I've recently built a new system and have been using it for about a month:
CPU: i5-2500k @ stock
MOBO: Asrock Extreme3 Gen3 z68
RM: G.skills 2x4GB 1600
GPU: HD 6850@stock
SSD: Corsair Force 3 120GB
Cooler: Corsair a70
It runs very well. I mainly use it for surfing, looking up journal articles (tons of PDFs), and working on papers/documents. I occasionally play some Skryim, which it seems to handle just fine on maxed settings with an old monitor (might even be like 1200 x 800 res or so; not at the computer at the moment).
When I purchased the CPU, I did not quite understand Intel's chip release strategy (I hadn't kept up with components at all actually until I started building). I knew the MOBO could take IB, but didn't realize that the performance jump would likely not be much, and did not realize that Haswell should be a more substantial jump that the MOBO can't take. I would like for this computer to be good and fast for my purposes for a while, which will occasionally include large Excel spreadsheets and some very minor data crunching (most of which the P6600 in my laptop handles fine, though it doesn't like loading large data files). So I see 3 possible plans for the life of this MOBO:
1. Just stick with the i5-2500k and OC it in a year or two (or more).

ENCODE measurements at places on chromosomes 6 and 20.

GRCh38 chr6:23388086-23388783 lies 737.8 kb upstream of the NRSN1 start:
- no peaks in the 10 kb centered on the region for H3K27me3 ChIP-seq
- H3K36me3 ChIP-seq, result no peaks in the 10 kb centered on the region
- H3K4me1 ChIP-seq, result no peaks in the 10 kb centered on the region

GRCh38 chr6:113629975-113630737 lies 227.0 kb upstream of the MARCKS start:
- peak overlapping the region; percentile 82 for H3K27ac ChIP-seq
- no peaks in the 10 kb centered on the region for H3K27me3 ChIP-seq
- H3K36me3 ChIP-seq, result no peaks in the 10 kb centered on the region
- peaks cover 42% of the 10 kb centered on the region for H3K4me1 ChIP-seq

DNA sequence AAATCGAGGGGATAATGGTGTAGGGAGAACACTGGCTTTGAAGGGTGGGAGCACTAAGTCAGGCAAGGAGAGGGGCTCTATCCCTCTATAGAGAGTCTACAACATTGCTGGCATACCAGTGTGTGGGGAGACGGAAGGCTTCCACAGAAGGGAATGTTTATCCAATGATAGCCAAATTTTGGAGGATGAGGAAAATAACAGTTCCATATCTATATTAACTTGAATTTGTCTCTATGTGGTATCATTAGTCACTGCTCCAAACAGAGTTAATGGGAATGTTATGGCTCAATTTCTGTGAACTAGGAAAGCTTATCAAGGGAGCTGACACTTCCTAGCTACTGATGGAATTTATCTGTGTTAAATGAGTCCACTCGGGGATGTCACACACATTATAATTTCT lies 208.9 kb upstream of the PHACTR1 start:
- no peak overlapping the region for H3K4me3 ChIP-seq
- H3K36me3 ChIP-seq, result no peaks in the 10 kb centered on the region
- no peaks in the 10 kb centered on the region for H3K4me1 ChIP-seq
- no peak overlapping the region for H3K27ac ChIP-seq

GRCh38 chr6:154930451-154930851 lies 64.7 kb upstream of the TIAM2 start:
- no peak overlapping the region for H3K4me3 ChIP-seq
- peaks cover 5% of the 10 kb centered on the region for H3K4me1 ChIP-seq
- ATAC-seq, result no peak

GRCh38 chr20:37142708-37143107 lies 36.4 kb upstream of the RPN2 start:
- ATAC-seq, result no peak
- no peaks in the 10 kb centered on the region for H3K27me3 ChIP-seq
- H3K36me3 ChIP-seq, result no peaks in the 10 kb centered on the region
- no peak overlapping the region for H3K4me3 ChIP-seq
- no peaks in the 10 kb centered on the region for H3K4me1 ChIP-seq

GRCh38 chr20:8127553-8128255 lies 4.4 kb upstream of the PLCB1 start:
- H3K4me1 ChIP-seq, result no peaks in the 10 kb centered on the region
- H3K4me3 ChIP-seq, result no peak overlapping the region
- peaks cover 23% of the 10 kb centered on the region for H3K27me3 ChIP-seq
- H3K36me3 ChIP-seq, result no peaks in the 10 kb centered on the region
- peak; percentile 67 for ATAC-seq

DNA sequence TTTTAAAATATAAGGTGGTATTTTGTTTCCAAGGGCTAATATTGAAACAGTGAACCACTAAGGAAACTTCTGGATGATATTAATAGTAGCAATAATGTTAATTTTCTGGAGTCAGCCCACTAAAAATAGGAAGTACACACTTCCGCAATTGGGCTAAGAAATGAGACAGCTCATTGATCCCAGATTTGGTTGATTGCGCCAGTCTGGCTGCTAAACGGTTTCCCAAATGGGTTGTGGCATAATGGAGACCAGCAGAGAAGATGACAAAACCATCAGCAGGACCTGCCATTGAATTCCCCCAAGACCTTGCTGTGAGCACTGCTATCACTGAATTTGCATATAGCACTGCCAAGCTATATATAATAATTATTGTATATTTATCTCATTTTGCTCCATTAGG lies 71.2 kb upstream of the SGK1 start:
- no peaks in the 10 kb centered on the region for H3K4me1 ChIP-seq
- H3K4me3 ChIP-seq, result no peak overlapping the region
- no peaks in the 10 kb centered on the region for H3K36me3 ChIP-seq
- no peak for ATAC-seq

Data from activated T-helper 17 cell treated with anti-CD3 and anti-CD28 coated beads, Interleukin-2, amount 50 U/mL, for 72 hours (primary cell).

2. Eventually replaces the i5-2500k with an IB 3570k or 3770k, which largely would depend on how quickly office and normal-use software starts making use of all those threads as far as I can tell.
3. Sell the i5-2500k, get the G620 ($80) or G530 ($52), and in a year or so get a 3570k or a 3770k.
Which seems most reasonable given the above uses? I would like for this computer to last as long as possible. Given that, how much do you think a 3570k would add to the high-performance life of the computer over the 2500k for the above uses? If not, then option 2 isn't wise. That leaves option 3, which has me essentially paying $80 or $52 as a stopgap for a year or so before paying $200-$300 for the IB chip.
It probably depends a bit on how OCable the 3570k is; some think the lower TDP will mean higher OCability, while others point to the smaller process being able to take less voltage. The issue right now is that the window for selling a slightly used 2500k for $190-$200 is probably closing (I paid $200 for it, so that price would be great to me). Any thoughts would be much appreciated!
My advice is that you keep the Intel® Core™ i5-2500K and get a couple years plus out of it. Our next generation Intel® Core™ processors are going to be a die shrink and there will be some improvement to the IGP (Integrated Graphics on Processor). In the end the performance increase on a die shrink (even with the move to tri-gate) is not going to give major performance improvements. Since the Intel Core i5-2500K can easily be overclocked you can get performance that can last for years to come.
In 2 to 4 years it is possible that that software may have developed to the point of needing to upgrade your system but I think that it is going to be on the later over sooner in that time frame.
Keep the i5 2500K overclock it to best stable performance and it will a future prooof for about 2-4 years. Your laptop will not handle much data maybe because it needs more memory, try adding more memory.